The hinge pin 120 is an integrally molded article fabricated by injection molding or any other suitable manufacturing method. The pin includes one longitudinal support rib 156 and one or more lateral support ribs 158. The position of the longitudinal support rib 156 and the placement of the lateral support ribs 158 allow the hinge pin to be inserted into the cavity 112 adjacent the RFID tag 150 and between the ribs 116.

The lid 114 is hingedly attached to the handle 110 by the hinge pins 120. Each hinge pin 120 is locked in its secured position by first inserting the hinge pin 120 through a hole in the lid 113 and into the cavity 112. The hinge pin is locked in position by the male mating annular rings 162 seating in the annular grooves 160 of the surface 114. The hinge pin 120 is removable from its installed position only using a special tool (not shown but know to those skilled in the waste cart art). When locked in its secured position, the hinge pin 120 secures the RFID tag 150 within the cavity 112 of the handle 110.

Second Embodiment

FIGS. 3-4 illustrate a handle 310 of the refuse container 100 according to a second current embodiment of the invention. The interior of the handle 310 defines a cavity 312 having an inner surface 314. The cavity 312 extends the fully length of the handle 310, but may extend along a portion of the handle. The surface 314 includes longitudinal grooves 316, which act as splines, and an annular groove 160. Currently, the grooves 316 are located opposite one another across the cavity 312.

The RFID tag 150 interfits with the grooves 316 to retain the RFID tag in a desired angular orientation, such as the generally vertical orientation illustrated. The grooves 116 and the RFID tag 150 together define a sub-cavity within the cavity 312 to receive the hinge pin 120.

The hinge pin 120 of handle 310 includes a longitudinal support rib 156, a lateral support rib 158, and a male annular ring 162. The hinge pin 120 is locked in its secured position in the same manner as in the first embodiment.

Third Embodiment

FIGS. 5-6 illustrate a handle 410 of the refuse container 100 according to a third current embodiment of the invention. The handle 410 defines a cavity 412 including an interior surface 414. The cavity 412 includes an integral vertically oriented divider wall 416, which extends the full length of the handle, but could extend only a portion therefor. The interior wall 414 also defines an annular groove 160.

The wall 416 supports the RFID tag 150 in a desired angular oritentation, such as the generally vertical position illustrated. The wall 416 defines two sub-cavities within the cavity 412—one for receiving the RFID tag 150 and another for receiving the hinge pin 120.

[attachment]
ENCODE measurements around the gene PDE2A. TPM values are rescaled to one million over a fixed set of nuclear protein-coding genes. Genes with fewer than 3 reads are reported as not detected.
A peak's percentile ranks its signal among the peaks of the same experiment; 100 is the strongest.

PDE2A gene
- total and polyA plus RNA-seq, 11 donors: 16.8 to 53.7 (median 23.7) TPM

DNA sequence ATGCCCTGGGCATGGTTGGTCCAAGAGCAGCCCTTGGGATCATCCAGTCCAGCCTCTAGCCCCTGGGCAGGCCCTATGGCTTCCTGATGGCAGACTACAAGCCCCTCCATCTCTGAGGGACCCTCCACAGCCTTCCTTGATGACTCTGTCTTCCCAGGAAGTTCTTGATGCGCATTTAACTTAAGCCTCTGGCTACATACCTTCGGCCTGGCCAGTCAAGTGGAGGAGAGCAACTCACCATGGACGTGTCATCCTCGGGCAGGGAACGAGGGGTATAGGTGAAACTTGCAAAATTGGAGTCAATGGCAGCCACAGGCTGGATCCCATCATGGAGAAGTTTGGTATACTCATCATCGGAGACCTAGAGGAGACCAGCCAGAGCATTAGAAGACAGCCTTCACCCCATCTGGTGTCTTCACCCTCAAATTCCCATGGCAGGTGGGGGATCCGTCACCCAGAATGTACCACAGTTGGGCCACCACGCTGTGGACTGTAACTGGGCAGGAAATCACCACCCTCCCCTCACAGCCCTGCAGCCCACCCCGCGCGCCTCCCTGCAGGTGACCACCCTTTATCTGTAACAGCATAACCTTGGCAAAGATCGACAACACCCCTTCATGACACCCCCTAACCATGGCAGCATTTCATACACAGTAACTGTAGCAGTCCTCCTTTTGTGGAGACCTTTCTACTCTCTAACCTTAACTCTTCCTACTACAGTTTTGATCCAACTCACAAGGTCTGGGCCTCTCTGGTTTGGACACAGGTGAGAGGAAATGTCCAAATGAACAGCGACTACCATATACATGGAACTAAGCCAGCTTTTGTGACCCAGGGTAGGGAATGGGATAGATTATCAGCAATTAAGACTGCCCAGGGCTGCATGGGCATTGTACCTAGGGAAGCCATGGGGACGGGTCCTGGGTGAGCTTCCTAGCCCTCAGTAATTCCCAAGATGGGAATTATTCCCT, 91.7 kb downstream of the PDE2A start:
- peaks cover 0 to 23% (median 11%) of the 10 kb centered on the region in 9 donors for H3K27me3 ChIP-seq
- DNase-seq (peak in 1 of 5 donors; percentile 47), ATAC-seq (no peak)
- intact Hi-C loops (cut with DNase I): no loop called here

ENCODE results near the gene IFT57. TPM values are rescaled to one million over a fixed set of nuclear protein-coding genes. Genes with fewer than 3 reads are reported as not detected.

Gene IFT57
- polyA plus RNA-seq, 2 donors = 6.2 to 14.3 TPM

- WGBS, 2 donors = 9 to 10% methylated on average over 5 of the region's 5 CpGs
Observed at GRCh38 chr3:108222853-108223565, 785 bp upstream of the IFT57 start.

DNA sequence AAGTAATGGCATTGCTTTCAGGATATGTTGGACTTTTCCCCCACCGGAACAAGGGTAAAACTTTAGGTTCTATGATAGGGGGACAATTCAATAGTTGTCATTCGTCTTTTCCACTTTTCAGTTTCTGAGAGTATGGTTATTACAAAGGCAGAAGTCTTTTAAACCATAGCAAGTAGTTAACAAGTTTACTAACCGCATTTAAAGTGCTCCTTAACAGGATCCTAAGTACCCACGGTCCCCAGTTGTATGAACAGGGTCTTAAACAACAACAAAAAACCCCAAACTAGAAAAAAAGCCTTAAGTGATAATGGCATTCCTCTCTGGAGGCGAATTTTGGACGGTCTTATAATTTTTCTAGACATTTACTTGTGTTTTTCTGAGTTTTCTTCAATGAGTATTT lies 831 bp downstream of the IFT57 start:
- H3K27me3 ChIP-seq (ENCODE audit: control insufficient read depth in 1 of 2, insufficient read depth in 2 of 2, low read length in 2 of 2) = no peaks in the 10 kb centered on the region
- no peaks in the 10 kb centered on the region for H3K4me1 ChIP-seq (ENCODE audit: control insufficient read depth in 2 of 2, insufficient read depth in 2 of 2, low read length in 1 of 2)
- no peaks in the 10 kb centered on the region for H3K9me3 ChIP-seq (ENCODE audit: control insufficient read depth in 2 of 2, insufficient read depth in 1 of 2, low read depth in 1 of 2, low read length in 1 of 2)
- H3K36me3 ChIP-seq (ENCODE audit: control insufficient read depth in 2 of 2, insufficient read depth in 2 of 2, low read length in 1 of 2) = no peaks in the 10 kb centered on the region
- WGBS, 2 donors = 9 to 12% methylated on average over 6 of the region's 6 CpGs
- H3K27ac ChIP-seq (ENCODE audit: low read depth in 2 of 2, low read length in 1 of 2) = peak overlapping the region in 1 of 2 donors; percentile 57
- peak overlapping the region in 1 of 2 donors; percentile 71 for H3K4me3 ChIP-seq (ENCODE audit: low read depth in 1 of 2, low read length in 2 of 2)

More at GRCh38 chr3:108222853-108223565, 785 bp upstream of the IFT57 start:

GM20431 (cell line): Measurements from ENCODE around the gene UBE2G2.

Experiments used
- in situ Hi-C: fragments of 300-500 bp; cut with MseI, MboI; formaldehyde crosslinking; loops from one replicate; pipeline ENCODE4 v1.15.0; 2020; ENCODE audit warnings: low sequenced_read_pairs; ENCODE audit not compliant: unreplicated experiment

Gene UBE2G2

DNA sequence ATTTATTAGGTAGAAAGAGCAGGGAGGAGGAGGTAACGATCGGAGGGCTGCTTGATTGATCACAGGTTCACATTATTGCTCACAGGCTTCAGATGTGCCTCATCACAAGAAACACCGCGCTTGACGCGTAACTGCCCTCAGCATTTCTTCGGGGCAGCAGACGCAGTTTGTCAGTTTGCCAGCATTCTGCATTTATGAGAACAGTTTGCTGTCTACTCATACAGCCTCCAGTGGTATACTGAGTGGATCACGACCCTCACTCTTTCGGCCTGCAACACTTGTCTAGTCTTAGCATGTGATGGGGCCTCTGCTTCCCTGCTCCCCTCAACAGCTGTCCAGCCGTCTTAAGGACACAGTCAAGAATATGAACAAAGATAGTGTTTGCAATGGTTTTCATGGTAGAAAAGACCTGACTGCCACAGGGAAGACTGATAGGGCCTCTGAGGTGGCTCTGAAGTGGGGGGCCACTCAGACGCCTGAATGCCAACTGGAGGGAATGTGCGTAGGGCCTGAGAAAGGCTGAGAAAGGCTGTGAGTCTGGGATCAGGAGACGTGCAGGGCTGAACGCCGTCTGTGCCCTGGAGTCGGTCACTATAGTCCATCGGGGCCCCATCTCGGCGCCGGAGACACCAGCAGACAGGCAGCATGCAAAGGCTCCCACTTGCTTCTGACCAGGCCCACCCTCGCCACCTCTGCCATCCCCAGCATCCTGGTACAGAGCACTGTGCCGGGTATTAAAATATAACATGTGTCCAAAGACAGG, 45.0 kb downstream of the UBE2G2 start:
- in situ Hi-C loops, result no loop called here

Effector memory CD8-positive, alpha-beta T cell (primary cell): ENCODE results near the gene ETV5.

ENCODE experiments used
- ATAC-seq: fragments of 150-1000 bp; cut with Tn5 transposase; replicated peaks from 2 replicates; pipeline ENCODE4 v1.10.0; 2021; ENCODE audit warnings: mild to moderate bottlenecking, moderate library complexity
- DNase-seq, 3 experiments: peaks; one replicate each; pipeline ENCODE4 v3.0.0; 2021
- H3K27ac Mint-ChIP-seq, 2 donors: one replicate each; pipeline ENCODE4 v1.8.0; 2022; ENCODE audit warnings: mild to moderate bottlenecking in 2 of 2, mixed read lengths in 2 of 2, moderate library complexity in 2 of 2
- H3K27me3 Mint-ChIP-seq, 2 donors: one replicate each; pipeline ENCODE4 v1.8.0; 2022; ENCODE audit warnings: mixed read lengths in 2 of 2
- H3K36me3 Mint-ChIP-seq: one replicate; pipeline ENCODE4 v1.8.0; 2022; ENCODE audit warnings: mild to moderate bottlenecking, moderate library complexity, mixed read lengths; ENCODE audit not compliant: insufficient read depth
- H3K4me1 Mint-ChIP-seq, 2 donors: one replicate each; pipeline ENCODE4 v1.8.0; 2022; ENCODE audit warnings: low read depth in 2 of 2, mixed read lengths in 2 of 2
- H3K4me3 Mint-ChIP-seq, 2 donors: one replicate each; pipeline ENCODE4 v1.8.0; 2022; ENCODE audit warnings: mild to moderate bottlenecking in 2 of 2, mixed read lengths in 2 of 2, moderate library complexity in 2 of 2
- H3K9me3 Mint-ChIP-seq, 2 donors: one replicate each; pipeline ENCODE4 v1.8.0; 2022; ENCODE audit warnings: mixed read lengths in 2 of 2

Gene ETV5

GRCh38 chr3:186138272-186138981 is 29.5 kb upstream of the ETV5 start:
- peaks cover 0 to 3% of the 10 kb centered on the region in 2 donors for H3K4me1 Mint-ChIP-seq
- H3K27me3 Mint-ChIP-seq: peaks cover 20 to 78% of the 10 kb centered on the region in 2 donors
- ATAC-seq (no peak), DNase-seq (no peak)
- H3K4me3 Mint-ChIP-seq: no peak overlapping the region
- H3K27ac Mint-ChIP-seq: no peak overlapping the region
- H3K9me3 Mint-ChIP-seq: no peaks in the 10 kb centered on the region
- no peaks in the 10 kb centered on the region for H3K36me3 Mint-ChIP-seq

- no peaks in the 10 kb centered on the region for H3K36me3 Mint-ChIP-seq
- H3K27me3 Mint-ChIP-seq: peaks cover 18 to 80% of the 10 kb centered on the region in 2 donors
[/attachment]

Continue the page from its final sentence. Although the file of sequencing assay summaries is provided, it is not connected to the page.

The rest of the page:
The hinge pin 120 is locked in its secured position in the same manner as discussed with regard to FIGS. 1, 2, 7, and 8 above. When locked in its installed position, the hinge pin 120 retains the RFID tag 150 within the cavity 412.

Fourth Embodiment

FIG. 9 illustrates a hinge pin 920 according to a fourth current embodiment of the invention. The hinge pin 920 includes parting lines 922, a longitudinal support rib 156, a lateral support rib 158, an annular ring 162, and an RFID tag 950. The RFID tag 950 includes an RFID chip or device 952, a winged portion 970, and a pin hole 972.

The RFID tag 950 is attached or coupled to the hinge pin 920. Preferably, the RFID tag 950 is insert molded into the hinge pin 920 (“in-molded”). In-molding is commonly understood in the industry as the inclusion of additional components to a part during the plastic injection molding process that creates the part. Optionally, the RFID tag 950 can include a protective case to enhance survivability of the tag in the in-molding process. The protective case in the current embodiment is a laminate coating covering the RFID tag 950. Other options for protecting the RFID tag 950 include encapsulation in a plastic case, compression molding, injection molding, and/or hot plate welding. The protective case preferably defines two winged portions 970 that each extend beyond the width of the hinge pin 952 in opposite lateral directions. When the RFID tag 950 is placed in a mold that defines the hinge pin 920, the winged portions 970 overlap that portion of the mold that defines the parting lines 922. Other options for the placing the protective case inside the mold include legs, stand-offs, holes and/or special shapes.

In operation, the winged portion 970 allows a user to clamp up and hold in place the RFID tag 950 during the in-molding process. Alternatively, the pin hole 972, allows a user to employ a mold that includes pins adapted to fit through the pin hole 972. The placement of the pins through the pin hole 972 retains the RFID tag 950 in place during the in-molding process.

Fifth Embodiment

FIG. 10 illustrates a hinge pin 1020 of the refuse container 100 according to a fifth current embodiment of the invention. The hinge pin 1020 includes a longitudinal support rib 156, a lateral support rib 158, a male annular ring 162, and an RFID tag 1050. The RFID tag 1050 includes an RFID chip or device 1052.

A first long-edge of an RFID tag 1050 is in-molded into the center of the hinge pin 920. In this embodiment, the remainder of the RFID tag and a second long-edge of the RFID 1050 extend outward from the hinge pin 1020. Preferably the RFID chip 1052 is located off the first long-edge of the RFID tag 1050, which is in-molded into the center of the hinge pin 1020.

Sixth Embodiment

FIG. 11 illustrates a hinge pin 1120 and RFID tag 1150 according to a sixth current embodiment of the invention. The hinge pin 1120 and the RFID tag 1150 are separate independent elements. The RFID tag 1150 includes an RFID chip or device 1152. In this embodiment, the RFID tag 1150 is wrapped around the hinge pin 1120 before both elements are inserted into the cart handle 110. This embodiment enables the pin and the tag to be manufactured separately while still providing the essential functionality of the other embodiments.

Alternative Embodiments

In alternative (but not illustrated) embodiments, the RFID tag could snap-fit onto the hinge pin. Other methods of attaching the RFID tag to the hinge pin include heat-staking the RFID tag to the hinge pin, welding the RFID tag to the hinge pin, or any other suitable technique known to those skilled in the art.

The above descriptions are those of the current embodiments of the invention. Various alterations and changes can be made without departing from the spirit and broader aspects of the invention as defined in the appended claims, which are to be interpreted in accordance with the principles of patent law including the doctrine of equivalents. Any reference claim elements in the singular, for example, using the articles “a,” “an,” “the” or “said,” is not to be construed as limiting the element to the singular.